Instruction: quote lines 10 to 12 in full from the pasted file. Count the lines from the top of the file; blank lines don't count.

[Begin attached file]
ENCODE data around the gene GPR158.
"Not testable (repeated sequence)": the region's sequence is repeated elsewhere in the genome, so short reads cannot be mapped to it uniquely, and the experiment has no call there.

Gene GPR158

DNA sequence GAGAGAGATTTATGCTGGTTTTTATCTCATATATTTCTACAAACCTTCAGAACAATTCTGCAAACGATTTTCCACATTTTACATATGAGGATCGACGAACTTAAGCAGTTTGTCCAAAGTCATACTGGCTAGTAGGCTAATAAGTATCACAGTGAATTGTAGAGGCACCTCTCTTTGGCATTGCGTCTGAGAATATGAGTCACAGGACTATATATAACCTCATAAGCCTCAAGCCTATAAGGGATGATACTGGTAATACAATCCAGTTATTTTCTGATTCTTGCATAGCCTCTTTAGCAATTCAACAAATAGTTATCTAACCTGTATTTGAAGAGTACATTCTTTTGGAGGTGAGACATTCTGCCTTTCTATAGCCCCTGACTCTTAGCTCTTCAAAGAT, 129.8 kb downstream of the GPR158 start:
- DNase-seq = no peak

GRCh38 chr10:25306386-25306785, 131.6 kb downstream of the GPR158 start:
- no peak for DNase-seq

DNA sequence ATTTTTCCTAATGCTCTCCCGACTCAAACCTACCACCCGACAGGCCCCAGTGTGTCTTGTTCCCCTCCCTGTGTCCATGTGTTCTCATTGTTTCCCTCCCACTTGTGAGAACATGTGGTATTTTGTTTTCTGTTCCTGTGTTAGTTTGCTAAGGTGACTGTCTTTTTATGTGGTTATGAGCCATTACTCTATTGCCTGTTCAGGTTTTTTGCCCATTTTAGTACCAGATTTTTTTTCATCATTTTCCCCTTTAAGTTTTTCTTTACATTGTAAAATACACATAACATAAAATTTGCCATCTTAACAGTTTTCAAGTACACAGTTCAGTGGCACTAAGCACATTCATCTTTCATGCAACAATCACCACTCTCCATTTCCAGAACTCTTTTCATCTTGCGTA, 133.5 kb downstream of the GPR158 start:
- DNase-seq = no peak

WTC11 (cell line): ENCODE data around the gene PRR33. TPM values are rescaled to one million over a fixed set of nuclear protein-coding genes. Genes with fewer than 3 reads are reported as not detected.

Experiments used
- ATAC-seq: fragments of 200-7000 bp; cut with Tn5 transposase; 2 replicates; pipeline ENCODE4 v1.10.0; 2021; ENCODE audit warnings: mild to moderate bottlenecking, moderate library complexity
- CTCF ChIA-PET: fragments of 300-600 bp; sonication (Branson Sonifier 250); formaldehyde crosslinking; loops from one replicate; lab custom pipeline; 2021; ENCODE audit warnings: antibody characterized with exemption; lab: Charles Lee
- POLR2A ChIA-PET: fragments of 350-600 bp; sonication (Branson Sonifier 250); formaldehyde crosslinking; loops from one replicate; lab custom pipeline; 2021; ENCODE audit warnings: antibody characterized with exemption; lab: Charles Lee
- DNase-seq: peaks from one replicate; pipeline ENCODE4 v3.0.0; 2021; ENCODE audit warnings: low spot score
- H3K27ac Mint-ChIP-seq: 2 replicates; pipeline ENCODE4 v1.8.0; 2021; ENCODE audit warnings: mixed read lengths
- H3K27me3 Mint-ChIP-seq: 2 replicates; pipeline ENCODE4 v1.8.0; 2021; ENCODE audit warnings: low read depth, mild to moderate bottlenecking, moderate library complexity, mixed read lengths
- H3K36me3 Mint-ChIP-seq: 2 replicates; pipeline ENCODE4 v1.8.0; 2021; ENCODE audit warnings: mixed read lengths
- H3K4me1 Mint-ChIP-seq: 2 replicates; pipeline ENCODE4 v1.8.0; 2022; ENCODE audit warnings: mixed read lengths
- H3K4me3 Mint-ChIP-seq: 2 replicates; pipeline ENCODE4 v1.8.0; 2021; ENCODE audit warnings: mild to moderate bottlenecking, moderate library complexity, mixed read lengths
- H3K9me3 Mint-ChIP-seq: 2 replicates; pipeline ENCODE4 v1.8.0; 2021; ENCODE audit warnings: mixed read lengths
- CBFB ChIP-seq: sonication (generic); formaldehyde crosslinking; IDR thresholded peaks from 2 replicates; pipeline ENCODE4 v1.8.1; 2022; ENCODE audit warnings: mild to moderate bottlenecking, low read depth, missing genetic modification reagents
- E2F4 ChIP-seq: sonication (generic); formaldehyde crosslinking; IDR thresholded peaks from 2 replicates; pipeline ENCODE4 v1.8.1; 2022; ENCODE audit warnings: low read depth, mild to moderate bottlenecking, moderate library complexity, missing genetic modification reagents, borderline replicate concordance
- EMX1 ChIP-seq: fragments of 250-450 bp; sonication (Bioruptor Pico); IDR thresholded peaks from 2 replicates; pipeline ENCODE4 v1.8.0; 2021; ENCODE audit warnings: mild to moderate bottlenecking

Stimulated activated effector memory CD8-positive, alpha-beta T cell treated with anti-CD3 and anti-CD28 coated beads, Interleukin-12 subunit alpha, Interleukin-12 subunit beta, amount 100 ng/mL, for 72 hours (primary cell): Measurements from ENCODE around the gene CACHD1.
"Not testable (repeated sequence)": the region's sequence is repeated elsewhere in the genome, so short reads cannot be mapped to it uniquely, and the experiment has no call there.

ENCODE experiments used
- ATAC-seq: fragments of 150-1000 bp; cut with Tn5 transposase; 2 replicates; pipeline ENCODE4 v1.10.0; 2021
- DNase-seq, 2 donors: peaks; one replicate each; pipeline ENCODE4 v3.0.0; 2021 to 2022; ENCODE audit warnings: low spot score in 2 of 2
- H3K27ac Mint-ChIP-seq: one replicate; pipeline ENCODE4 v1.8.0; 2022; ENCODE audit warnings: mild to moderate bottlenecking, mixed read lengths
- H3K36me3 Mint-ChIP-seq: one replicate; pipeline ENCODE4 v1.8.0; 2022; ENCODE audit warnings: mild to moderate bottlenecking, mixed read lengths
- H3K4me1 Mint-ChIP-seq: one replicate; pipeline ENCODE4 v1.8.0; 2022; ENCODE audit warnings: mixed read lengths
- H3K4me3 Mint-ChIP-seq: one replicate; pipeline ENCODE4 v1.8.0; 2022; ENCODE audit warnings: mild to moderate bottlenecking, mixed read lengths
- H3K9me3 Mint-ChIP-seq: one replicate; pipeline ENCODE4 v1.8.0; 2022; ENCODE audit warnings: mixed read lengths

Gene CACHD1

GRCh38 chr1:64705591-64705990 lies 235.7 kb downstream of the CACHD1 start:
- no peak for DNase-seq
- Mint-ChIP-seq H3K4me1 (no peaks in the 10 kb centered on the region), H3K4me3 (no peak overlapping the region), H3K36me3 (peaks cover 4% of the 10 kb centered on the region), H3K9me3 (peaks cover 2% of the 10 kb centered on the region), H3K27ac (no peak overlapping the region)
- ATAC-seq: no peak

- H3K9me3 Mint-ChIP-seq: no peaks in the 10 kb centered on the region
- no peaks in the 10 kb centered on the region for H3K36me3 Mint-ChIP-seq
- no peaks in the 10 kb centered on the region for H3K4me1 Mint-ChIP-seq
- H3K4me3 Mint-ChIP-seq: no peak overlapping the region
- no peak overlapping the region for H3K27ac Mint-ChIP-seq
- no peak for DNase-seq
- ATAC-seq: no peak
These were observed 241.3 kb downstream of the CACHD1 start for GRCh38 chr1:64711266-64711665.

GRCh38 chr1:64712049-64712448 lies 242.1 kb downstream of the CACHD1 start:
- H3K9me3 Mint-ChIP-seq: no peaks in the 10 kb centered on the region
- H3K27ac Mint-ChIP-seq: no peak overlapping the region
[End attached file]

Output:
WTC11 (cell line): ENCODE data around the gene PRR33. TPM values are rescaled to one million over a fixed set of nuclear protein-coding genes. Genes with fewer than 3 reads are reported as not detected.

Experiments used
- ATAC-seq: fragments of 200-7000 bp; cut with Tn5 transposase; 2 replicates; pipeline ENCODE4 v1.10.0; 2021; ENCODE audit warnings: mild to moderate bottlenecking, moderate library complexity